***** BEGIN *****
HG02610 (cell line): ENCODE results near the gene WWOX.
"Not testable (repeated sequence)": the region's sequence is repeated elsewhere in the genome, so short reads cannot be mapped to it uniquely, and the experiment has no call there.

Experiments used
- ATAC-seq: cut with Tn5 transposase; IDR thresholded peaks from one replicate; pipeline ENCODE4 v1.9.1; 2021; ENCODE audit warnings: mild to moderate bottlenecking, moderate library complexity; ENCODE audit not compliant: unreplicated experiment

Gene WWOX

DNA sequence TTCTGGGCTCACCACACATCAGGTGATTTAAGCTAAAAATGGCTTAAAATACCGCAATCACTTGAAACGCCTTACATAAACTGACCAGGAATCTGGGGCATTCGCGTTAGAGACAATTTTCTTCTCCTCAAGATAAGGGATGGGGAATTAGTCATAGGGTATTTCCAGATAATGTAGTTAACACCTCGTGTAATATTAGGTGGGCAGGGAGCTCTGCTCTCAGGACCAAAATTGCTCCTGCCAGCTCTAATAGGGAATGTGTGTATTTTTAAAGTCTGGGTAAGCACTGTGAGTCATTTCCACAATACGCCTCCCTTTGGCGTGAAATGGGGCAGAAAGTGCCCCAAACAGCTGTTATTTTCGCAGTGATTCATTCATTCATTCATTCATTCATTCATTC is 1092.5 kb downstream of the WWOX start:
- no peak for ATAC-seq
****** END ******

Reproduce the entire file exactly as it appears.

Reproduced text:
HG02610 (cell line): ENCODE results near the gene WWOX.
"Not testable (repeated sequence)": the region's sequence is repeated elsewhere in the genome, so short reads cannot be mapped to it uniquely, and the experiment has no call there.

Experiments used
- ATAC-seq: cut with Tn5 transposase; IDR thresholded peaks from one replicate; pipeline ENCODE4 v1.9.1; 2021; ENCODE audit warnings: mild to moderate bottlenecking, moderate library complexity; ENCODE audit not compliant: unreplicated experiment

Gene WWOX

DNA sequence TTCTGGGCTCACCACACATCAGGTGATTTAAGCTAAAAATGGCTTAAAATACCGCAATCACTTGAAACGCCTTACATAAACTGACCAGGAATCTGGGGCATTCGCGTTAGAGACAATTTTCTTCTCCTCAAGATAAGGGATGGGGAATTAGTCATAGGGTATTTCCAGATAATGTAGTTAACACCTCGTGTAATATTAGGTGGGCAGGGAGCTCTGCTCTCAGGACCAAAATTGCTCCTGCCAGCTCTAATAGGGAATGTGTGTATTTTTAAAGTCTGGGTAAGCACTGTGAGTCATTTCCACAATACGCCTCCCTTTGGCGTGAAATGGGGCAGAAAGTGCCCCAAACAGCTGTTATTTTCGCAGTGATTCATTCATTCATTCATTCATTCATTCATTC is 1092.5 kb downstream of the WWOX start:
- no peak for ATAC-seq